The danger of over-funding and herd investing

I’ve just found time to read Bill Gurley’s On The Road To Recap. I won’t add to the volume of good posts saying that he’s right to point out that the unicorn financing market is entering a dangerous period where all manner of pressures and biases will cause people to behave badly and mistakenly put off adjusting to the new reality in late stage funding.

Instead I’m going to highlight his warning about what happens when markets get over-funded:

Loose capital allows the less qualified to participate in each market. This less qualified player brings more reckless execution which drags even the best entrepreneur onto an especially sloppy playing field. This threatens returns for all involved.

In 2014-2015 the unicorn market was over-funded, sparking intense competition, high burn rates, and as we are starting to see now, ultimately damaging returns.

This is a movie we’ve seen many times before, although it is usually an industry sector that gets over-funded rather than a stage of investing.

I first noticed it in late 2000 when the fund I was working for was invested in one of six high profile and highly funded enterprise portal businesses. It seems crazy now to think that software for enterprises to build intranets (remember them) was such a big deal, but we all piled into these companies giving acquirers multiple options to acquire similar businesses and driving M&A valuations down for everyone. I think one of the companies made it to IPO but even they struggled when IBM and other large tech players bought their competitors.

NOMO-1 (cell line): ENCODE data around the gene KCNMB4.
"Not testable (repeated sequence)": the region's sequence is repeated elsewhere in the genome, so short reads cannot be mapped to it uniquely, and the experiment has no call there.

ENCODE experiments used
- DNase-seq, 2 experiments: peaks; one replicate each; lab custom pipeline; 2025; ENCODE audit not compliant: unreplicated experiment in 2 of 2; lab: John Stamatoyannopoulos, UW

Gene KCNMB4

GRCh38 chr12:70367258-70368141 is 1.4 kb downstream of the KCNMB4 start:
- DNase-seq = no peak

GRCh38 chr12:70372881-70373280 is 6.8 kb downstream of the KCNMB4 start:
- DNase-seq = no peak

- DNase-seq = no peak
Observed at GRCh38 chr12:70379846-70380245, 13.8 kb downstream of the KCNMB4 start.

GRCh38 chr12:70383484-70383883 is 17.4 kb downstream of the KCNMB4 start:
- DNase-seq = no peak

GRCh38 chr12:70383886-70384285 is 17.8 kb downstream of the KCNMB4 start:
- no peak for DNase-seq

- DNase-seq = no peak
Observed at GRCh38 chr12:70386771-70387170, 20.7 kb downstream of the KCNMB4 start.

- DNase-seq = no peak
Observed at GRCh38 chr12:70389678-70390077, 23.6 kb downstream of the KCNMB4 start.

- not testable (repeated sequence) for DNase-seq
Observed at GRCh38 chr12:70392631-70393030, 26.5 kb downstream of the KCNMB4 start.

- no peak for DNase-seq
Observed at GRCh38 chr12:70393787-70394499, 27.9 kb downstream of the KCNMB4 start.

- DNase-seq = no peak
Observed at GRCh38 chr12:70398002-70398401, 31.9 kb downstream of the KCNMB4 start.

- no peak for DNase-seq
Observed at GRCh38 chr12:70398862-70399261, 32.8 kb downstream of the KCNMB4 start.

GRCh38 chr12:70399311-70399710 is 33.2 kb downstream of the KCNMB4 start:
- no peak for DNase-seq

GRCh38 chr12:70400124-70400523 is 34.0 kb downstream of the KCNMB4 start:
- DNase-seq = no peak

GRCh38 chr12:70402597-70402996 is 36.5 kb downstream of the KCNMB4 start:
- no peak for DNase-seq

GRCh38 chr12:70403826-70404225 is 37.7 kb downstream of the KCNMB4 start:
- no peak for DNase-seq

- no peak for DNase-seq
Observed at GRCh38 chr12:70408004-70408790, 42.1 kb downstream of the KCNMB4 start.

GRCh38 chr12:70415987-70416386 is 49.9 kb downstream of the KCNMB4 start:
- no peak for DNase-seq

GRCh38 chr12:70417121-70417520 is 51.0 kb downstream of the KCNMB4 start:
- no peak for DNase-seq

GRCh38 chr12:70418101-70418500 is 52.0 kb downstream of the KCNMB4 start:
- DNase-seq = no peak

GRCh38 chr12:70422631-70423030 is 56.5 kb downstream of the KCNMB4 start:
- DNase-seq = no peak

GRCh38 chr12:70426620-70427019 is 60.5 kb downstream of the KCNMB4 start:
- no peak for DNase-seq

Other examples include mobile games, DVD rentals, and cloud storage. It’s likely to happen in bots and AR/VR next.

The most commonly repeated pattern is for VCs to over-invest in sectors that are obviously going to be big. It’s most egregious when there’s a long period of elapsed time between when it’s obvious a market will be big and the market actually takes off. Most everything that moved from the internet to mobile looked like this, and was hard to make money from as a result.

The lesson here is to not invest in the obvious stuff, either by investing before it’s obvious (but remember that being too early is as bad as being too late) or by giving it a miss altogether. Instead it’s better to look for less popular areas that you understand well, that are growing, and where the fundamentals are strong. That takes the courage to be different and the confidence to hold your nerve, but if you’re short in these areas maybe investing isn’t the best career for you anyway.